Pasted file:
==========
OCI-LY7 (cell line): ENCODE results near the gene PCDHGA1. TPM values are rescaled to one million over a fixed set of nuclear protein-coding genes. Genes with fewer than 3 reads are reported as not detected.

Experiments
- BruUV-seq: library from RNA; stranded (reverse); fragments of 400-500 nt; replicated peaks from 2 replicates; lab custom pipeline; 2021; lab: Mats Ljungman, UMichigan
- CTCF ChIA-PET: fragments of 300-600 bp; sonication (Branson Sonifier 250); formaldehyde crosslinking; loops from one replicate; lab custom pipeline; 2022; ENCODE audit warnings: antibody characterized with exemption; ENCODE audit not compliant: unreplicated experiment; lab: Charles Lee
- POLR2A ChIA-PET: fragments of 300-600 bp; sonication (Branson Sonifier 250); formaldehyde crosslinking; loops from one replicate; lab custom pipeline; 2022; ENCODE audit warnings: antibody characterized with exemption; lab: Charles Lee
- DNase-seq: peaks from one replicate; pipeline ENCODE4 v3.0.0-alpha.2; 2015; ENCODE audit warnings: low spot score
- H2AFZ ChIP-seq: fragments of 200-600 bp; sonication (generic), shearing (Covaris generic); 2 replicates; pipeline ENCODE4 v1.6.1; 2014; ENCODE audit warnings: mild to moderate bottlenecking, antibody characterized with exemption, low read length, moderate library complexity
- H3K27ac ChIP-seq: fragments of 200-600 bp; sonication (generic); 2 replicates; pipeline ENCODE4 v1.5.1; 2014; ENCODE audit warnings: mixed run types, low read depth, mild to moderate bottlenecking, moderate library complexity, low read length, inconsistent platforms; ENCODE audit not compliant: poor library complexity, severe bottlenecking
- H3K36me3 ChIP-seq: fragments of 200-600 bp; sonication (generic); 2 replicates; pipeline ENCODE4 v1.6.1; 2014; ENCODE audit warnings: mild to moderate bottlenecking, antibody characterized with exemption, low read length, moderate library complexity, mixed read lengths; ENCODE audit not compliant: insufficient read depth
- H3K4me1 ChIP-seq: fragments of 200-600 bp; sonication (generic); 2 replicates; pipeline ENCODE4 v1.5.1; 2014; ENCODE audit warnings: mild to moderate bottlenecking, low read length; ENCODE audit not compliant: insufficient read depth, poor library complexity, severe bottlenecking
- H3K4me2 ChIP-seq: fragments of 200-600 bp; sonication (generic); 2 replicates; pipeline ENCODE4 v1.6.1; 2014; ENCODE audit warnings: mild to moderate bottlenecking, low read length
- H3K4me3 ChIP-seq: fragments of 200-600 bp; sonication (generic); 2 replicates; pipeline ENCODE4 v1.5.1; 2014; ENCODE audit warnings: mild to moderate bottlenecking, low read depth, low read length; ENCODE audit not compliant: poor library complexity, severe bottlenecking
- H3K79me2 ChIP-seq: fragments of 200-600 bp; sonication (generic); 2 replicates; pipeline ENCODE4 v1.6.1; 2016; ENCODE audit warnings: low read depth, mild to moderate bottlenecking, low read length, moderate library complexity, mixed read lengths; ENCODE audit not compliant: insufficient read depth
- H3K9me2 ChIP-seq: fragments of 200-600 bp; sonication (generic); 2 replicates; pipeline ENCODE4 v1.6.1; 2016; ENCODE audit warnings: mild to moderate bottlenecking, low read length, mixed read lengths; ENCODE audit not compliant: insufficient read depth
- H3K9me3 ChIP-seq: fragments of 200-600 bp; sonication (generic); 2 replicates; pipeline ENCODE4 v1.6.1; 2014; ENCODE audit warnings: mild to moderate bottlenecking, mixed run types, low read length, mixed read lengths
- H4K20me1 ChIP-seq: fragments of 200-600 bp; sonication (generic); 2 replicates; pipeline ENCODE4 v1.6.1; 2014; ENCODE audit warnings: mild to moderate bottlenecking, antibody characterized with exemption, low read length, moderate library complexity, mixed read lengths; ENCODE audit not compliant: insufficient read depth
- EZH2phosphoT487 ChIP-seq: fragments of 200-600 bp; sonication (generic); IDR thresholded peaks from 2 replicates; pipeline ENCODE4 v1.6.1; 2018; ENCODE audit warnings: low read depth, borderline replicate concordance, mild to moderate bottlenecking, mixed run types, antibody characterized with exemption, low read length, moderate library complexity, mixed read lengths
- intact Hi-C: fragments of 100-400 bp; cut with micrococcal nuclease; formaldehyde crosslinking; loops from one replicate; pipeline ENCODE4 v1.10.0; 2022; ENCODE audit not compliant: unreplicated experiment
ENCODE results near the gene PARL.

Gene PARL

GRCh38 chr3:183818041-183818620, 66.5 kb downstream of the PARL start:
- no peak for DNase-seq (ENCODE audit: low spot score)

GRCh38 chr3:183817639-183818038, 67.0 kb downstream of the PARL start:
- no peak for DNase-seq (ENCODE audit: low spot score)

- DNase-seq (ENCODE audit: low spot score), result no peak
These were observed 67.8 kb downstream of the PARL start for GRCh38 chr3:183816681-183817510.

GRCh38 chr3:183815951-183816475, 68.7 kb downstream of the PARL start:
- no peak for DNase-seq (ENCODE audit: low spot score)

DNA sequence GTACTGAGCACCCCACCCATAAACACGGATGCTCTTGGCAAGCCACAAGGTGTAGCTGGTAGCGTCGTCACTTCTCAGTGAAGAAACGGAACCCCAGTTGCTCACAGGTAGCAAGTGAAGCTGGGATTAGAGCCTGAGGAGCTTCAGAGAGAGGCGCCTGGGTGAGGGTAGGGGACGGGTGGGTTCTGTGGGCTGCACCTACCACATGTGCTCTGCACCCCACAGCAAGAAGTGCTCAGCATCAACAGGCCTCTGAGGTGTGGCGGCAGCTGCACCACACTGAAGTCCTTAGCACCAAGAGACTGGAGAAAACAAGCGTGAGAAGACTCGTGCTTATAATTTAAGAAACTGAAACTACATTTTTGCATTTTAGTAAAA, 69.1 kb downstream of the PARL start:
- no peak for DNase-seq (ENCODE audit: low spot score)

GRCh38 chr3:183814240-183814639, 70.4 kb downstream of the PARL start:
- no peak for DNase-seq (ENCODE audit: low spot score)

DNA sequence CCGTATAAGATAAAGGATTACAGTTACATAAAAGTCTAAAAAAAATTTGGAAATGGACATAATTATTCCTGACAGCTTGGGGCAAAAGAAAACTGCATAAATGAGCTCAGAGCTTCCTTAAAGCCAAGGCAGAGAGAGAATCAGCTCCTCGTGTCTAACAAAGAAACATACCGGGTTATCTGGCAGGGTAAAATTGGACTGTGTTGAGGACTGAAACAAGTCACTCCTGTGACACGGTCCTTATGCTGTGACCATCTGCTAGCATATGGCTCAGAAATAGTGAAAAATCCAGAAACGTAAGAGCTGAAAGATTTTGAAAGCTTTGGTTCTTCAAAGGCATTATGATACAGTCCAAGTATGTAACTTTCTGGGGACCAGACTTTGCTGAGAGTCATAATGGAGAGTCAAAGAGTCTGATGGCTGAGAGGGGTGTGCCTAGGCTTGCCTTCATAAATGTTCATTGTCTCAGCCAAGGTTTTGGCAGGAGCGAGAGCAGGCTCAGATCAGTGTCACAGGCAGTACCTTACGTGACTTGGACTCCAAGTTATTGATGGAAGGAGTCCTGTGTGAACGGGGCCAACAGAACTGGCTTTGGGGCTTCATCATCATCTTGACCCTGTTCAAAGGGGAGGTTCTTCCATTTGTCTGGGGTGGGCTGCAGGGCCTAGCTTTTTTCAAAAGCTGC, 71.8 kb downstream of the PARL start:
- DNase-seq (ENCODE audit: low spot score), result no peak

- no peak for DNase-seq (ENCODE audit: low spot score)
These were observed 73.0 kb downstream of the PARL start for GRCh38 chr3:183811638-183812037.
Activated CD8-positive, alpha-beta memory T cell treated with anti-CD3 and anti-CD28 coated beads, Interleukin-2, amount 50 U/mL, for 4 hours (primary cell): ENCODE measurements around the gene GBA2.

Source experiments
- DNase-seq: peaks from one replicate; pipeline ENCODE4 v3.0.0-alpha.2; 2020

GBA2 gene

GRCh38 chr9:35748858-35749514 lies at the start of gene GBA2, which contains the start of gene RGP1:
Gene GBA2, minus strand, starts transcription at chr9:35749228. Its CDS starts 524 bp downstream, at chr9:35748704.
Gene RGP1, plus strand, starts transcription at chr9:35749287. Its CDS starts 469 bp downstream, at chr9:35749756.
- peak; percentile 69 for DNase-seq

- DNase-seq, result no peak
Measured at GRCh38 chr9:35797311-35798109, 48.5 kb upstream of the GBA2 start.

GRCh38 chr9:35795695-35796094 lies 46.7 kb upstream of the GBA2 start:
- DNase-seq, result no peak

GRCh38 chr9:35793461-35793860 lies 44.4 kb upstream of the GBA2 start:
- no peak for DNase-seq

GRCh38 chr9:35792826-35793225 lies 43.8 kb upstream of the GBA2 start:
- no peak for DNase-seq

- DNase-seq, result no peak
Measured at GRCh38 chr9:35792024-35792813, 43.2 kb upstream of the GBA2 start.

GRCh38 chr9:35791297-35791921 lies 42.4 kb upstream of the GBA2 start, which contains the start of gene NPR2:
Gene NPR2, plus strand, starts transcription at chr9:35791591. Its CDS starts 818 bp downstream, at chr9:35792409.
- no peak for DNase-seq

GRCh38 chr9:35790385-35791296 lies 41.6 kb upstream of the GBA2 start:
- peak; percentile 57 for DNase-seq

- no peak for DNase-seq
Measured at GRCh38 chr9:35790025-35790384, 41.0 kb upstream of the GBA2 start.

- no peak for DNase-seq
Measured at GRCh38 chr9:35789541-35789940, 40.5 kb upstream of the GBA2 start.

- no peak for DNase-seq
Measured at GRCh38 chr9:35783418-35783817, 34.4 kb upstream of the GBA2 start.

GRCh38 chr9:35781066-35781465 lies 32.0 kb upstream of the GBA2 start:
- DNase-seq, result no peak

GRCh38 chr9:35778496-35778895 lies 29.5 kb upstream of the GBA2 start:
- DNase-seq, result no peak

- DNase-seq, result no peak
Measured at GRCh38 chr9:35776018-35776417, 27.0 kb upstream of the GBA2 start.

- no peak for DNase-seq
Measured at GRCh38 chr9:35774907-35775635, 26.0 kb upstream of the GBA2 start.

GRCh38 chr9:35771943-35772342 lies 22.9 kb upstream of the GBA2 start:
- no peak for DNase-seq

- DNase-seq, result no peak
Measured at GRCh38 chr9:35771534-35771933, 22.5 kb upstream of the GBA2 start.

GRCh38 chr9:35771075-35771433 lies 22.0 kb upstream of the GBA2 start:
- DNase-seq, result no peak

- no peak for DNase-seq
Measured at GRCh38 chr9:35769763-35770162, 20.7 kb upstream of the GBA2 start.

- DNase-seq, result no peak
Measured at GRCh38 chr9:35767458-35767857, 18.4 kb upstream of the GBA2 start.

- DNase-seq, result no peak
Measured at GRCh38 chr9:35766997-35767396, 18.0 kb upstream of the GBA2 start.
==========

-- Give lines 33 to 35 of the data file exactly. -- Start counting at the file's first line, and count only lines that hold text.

DNA sequence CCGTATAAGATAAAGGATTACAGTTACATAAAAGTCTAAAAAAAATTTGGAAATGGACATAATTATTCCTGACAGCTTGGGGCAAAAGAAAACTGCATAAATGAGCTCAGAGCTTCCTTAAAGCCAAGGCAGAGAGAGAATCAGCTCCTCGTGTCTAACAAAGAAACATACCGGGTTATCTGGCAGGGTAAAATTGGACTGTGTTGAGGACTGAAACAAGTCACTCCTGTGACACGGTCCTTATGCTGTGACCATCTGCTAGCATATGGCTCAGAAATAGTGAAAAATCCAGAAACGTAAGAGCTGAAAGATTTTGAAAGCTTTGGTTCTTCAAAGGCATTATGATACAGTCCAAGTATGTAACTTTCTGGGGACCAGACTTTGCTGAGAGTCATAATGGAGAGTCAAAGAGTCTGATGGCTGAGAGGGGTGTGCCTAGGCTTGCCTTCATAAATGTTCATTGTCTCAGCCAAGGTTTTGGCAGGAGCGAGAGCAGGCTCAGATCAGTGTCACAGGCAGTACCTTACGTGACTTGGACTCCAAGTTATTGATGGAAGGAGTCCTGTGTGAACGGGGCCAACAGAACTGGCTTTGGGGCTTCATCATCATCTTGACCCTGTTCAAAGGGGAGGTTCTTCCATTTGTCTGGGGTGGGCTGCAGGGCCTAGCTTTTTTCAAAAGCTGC, 71.8 kb downstream of the PARL start:
- DNase-seq (ENCODE audit: low spot score), result no peak

- no peak for DNase-seq (ENCODE audit: low spot score)